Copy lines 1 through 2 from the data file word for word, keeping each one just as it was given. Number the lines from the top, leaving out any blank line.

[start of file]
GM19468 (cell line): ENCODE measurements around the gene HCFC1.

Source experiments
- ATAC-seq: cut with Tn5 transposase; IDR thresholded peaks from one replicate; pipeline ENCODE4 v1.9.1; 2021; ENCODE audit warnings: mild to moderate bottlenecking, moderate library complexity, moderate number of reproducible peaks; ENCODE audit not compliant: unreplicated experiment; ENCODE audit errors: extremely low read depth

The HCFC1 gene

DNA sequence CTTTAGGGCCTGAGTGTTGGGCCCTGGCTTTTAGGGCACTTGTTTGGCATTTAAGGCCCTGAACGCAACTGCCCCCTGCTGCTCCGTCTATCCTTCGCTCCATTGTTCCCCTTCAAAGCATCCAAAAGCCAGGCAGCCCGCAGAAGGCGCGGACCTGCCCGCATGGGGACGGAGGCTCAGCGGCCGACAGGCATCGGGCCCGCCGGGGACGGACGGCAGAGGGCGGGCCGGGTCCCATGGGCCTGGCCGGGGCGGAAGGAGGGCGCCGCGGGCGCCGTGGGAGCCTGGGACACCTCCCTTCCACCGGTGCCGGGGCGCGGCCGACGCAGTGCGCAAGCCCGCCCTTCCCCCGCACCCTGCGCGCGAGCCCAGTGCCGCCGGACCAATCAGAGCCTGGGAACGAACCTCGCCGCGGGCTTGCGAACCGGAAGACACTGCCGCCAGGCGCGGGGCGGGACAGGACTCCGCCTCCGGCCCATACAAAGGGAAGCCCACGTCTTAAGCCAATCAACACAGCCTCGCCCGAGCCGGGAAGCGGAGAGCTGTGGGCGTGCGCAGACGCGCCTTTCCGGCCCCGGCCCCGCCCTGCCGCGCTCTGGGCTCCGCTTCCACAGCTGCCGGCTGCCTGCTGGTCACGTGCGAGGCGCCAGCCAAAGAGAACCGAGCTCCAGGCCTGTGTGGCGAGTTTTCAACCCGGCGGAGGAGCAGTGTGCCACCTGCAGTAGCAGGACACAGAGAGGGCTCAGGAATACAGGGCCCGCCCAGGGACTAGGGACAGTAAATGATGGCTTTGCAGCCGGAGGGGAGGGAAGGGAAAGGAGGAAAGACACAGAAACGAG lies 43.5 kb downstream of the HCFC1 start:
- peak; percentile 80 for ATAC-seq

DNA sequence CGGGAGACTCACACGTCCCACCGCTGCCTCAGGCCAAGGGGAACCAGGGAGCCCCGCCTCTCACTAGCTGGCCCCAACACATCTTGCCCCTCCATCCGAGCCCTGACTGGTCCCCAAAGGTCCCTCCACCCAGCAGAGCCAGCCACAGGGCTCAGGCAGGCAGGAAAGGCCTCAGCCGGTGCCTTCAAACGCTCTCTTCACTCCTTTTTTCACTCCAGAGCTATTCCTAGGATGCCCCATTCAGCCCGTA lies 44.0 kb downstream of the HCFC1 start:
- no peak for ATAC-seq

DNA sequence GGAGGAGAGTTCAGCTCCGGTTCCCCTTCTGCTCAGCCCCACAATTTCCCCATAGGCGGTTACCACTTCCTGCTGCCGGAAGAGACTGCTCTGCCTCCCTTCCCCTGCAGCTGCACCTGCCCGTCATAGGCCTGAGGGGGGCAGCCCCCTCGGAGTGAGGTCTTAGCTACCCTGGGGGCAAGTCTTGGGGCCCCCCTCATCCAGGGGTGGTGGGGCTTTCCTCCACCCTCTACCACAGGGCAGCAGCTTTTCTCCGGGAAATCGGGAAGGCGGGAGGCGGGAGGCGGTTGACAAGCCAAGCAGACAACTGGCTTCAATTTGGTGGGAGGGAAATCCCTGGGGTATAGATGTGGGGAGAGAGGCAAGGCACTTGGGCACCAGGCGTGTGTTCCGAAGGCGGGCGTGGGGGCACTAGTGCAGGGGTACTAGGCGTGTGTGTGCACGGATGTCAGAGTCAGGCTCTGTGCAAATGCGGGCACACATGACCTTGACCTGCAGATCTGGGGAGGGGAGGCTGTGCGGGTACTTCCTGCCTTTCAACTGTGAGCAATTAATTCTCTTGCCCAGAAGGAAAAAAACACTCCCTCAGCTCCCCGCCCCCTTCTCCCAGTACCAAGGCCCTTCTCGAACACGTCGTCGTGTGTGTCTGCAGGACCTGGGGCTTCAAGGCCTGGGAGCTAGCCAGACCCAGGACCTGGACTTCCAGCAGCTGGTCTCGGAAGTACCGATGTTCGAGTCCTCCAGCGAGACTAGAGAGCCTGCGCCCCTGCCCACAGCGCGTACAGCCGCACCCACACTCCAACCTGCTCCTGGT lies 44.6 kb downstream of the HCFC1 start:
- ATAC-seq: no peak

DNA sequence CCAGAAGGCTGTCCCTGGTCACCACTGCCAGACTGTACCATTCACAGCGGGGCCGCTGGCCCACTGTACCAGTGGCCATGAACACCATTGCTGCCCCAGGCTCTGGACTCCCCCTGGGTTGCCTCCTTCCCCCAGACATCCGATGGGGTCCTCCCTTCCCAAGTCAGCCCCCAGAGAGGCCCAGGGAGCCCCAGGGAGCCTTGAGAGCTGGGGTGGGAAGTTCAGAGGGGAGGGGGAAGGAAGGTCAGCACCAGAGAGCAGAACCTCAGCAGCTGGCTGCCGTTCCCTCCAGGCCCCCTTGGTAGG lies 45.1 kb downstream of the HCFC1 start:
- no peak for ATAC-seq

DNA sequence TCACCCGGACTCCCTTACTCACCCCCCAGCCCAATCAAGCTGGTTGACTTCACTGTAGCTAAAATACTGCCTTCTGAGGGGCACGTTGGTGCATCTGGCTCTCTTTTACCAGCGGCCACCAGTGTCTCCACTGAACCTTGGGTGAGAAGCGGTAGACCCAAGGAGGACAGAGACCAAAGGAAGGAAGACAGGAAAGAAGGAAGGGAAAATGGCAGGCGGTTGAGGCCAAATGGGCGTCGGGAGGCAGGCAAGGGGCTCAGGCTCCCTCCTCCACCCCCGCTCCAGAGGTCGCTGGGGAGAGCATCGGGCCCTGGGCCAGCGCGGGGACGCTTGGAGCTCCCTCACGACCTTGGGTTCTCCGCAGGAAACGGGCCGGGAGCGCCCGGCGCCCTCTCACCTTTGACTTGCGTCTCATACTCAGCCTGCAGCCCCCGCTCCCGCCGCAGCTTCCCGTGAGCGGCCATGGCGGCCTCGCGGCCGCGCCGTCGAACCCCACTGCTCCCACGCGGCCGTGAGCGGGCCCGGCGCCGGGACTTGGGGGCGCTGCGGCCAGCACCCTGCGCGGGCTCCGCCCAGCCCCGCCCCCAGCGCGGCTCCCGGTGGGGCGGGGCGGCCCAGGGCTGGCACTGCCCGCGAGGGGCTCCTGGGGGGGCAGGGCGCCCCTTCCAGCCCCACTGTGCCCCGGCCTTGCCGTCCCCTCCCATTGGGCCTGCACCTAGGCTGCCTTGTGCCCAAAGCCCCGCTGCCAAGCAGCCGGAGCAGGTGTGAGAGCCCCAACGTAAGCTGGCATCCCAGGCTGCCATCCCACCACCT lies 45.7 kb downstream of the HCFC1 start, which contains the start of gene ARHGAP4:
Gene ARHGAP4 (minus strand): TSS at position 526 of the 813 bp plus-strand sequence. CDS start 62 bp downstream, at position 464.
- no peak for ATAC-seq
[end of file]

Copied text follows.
GM19468 (cell line): ENCODE measurements around the gene HCFC1.

Source experiments